Distracted driving usually revolves around cell phone use, but what about other distractions, such as music.
I know that is seems silly, how can music cause a car accident?
In a 2008 study, 93 percent of teenage drivers play loud music while driving.
Then in a 2001 study it was discovered that reaction time slows as much as 20% when someone is subjected to loud volume.
In fact, U.S. Transportation Secretary Ray LaHood is the leader of the nation’s anti-distracted campaign said that he has talked to several teen drivers that said music is a big distraction to them while driving.
A junior in high school Jake Williams said that he was so wrapped up in a song that was playing loudly in his car that he drove straight through a stop sign.
Another student, Jennifer Budres, 17, wants to be a broadcaster. One of her assignments from her television product teacher was to find a topic for a teen-driving media campaign.
Budres decided to focus her campaign on the driving distractions of loud music.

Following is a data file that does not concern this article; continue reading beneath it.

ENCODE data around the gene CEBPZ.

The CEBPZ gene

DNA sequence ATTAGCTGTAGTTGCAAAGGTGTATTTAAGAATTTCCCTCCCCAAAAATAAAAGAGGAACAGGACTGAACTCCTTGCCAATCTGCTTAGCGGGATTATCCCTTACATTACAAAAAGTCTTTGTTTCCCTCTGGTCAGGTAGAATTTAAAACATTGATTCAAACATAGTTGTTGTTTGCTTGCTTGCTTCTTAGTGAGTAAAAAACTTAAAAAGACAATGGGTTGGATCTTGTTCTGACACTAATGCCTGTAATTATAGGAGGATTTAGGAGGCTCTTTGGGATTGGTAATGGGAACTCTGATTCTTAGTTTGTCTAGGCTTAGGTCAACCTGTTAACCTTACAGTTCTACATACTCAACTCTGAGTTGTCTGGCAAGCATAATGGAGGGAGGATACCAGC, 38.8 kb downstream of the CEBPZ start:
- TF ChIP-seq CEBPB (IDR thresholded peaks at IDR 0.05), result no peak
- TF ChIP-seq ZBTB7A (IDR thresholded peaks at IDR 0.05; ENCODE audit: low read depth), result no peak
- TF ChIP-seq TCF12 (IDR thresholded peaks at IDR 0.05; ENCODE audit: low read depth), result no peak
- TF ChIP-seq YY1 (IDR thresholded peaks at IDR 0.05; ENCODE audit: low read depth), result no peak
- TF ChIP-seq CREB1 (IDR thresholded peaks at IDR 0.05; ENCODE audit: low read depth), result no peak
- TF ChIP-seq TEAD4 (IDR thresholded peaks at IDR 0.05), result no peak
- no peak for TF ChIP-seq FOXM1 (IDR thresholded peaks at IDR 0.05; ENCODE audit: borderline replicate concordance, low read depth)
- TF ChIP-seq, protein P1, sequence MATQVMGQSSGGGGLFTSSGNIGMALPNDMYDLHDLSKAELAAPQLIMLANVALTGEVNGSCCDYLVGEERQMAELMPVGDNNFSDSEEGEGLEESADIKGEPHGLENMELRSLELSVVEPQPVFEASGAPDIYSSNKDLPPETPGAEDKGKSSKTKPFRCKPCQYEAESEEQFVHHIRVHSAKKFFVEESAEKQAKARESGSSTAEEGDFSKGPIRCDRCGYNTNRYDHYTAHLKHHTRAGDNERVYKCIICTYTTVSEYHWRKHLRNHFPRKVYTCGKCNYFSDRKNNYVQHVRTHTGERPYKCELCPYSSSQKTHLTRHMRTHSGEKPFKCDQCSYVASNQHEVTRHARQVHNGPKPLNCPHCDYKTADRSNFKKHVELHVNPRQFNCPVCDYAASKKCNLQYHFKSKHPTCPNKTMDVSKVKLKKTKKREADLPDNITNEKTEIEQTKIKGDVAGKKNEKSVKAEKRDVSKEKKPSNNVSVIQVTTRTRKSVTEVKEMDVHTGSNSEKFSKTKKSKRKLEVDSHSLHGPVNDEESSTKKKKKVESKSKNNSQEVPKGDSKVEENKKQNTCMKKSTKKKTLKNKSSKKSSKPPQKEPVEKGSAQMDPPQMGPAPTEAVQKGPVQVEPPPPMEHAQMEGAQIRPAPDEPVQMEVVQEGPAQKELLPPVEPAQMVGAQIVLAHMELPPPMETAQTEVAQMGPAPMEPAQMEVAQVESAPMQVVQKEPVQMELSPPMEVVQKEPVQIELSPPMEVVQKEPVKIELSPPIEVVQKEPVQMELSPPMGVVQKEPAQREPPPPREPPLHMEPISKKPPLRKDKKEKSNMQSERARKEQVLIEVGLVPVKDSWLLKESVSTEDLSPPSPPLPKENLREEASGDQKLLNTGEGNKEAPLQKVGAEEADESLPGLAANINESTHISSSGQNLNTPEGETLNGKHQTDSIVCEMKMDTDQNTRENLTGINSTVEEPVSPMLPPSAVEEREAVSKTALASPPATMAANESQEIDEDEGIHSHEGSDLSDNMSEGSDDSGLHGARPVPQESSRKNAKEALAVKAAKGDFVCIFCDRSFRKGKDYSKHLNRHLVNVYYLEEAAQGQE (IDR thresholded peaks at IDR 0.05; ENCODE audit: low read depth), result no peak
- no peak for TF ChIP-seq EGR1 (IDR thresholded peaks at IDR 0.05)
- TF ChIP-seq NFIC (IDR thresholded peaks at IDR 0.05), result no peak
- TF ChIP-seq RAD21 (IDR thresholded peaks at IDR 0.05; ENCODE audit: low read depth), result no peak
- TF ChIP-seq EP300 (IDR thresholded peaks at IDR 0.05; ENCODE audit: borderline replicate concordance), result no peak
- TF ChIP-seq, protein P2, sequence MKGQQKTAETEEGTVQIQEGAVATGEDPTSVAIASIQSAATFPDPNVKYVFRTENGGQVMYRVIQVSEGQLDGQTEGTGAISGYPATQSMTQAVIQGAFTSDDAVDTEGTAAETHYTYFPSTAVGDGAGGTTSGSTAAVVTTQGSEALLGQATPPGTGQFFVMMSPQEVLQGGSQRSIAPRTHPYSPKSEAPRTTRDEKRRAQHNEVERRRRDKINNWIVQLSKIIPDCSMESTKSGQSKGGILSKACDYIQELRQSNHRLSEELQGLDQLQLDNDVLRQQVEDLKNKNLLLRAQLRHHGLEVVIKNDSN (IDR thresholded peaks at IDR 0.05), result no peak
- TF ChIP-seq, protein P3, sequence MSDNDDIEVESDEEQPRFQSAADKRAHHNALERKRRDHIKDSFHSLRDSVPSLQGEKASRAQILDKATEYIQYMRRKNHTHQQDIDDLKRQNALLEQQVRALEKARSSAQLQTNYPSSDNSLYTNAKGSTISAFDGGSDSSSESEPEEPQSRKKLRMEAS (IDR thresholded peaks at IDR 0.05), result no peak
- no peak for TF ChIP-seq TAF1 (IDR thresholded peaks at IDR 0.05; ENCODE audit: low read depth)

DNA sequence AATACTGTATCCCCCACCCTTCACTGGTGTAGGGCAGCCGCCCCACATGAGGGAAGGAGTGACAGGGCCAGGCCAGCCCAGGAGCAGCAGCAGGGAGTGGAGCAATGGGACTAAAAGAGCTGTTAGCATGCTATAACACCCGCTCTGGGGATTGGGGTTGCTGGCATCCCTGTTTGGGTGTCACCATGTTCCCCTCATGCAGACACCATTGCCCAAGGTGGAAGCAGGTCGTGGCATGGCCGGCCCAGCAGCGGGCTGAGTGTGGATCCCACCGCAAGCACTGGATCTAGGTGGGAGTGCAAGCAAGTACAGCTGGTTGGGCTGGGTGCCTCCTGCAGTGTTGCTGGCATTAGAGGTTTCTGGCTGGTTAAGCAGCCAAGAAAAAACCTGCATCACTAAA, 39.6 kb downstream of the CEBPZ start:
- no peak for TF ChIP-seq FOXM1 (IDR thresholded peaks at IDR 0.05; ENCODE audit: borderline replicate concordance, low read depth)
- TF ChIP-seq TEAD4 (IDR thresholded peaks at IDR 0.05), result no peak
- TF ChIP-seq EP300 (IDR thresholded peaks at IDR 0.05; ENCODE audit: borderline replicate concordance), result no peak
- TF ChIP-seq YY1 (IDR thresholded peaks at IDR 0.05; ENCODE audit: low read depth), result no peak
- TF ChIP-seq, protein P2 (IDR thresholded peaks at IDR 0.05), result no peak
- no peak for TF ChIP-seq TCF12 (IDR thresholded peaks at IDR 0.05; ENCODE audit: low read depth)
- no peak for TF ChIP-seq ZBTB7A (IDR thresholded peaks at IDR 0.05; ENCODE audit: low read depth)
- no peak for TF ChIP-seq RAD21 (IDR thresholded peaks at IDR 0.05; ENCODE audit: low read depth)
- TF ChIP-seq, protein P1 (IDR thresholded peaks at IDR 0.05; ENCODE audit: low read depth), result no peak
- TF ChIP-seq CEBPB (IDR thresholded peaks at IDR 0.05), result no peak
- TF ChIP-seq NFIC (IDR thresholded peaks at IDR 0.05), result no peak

During her research she found:
- Loud music prevents drivers from hearing sirens and horns
- Nearly all states treat loud music as an annoyance offense, not a distracted-driving violation.
- A 1995-99 Highway Safety Research Center study showed that adjusting a car radio or CD player was the second most prevalent in car distraction.
- Car radio volume typically exceeds 100 decibels, considerably louder than the maximum sustained exposure recommended for humans.
- A Ford Motor Co. system allows parents to limit audio levels in young drivers’ cars to 56 percent less than maximum volume.
“We’re just suggesting that drivers keep their car radio volume about halfway from the loudest setting," she said.